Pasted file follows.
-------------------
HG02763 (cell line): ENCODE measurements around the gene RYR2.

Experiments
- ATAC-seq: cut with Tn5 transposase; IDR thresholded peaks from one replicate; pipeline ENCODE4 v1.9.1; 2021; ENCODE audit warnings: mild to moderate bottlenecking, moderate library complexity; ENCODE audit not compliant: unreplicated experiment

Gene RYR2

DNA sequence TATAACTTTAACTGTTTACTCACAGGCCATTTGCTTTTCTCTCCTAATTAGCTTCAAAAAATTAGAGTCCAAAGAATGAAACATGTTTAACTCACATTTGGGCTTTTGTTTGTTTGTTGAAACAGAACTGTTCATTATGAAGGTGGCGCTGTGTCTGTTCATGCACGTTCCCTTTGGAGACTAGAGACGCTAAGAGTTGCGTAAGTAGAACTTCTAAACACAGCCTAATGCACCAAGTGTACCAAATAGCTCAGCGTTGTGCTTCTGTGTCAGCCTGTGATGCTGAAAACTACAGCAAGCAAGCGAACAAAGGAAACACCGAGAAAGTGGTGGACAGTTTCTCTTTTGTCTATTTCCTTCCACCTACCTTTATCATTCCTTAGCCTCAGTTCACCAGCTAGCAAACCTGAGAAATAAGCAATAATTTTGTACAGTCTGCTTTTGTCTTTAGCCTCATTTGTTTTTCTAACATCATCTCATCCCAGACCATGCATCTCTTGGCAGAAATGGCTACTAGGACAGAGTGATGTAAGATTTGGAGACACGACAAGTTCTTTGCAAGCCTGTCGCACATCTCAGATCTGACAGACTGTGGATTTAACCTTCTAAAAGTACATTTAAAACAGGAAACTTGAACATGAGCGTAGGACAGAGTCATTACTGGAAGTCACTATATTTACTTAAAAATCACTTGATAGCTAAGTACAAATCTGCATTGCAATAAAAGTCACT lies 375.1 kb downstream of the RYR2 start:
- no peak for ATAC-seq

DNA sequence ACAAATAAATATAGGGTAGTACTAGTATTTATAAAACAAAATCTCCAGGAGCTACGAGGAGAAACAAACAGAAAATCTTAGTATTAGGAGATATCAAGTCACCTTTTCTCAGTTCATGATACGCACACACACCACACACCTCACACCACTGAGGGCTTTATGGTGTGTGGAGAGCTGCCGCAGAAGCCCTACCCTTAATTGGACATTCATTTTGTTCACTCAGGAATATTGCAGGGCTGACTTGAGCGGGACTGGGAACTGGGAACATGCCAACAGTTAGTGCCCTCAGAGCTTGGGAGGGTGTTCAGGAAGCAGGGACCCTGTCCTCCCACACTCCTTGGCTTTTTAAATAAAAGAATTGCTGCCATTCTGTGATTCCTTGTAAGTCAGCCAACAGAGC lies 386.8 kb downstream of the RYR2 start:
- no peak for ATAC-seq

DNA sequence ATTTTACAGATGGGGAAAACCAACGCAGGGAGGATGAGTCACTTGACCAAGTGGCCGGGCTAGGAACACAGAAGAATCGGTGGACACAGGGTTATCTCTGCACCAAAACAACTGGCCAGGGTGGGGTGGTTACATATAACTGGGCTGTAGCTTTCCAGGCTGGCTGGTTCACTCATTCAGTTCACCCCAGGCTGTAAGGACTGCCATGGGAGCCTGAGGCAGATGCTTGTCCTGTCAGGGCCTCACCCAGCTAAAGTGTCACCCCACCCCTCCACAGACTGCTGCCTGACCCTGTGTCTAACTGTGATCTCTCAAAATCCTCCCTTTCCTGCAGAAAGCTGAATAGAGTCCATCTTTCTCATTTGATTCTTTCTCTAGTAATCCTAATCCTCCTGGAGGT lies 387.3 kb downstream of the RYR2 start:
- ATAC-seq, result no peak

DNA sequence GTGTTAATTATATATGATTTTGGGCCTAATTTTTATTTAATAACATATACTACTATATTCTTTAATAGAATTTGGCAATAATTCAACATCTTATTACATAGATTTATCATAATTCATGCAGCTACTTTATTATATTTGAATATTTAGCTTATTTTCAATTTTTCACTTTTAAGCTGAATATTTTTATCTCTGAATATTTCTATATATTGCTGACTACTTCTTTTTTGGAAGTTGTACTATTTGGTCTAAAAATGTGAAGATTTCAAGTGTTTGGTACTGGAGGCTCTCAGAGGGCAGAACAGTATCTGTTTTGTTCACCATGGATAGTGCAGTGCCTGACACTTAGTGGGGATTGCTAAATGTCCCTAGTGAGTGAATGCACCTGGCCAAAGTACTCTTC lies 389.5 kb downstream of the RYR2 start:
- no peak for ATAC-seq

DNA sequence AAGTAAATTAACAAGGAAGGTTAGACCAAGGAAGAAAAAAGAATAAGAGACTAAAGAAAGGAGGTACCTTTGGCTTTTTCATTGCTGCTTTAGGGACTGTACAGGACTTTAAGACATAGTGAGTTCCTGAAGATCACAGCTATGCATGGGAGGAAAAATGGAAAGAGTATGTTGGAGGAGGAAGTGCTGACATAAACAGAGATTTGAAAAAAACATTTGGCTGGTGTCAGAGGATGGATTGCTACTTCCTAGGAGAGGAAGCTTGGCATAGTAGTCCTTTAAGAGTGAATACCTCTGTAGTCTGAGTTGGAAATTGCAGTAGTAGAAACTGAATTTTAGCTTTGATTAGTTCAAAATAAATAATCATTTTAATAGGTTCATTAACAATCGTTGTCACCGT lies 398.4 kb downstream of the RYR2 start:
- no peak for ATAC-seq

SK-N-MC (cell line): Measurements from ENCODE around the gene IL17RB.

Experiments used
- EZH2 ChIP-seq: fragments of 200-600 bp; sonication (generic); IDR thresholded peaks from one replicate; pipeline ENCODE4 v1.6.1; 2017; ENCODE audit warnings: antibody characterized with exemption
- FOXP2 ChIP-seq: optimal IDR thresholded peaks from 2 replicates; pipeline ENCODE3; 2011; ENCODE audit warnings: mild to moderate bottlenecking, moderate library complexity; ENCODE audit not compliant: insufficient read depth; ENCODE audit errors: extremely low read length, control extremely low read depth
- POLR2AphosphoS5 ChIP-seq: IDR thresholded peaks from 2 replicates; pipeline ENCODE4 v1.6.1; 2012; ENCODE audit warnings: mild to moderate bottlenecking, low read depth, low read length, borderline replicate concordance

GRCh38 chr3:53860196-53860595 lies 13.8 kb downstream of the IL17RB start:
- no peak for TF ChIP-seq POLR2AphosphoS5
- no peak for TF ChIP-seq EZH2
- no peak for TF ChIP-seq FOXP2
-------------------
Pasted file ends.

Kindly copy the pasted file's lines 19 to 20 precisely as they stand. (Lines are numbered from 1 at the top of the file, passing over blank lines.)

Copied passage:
- POLR2AphosphoS5 ChIP-seq: IDR thresholded peaks from 2 replicates; pipeline ENCODE4 v1.6.1; 2012; ENCODE audit warnings: mild to moderate bottlenecking, low read depth, low read length, borderline replicate concordance

GRCh38 chr3:53860196-53860595 lies 13.8 kb downstream of the IL17RB start: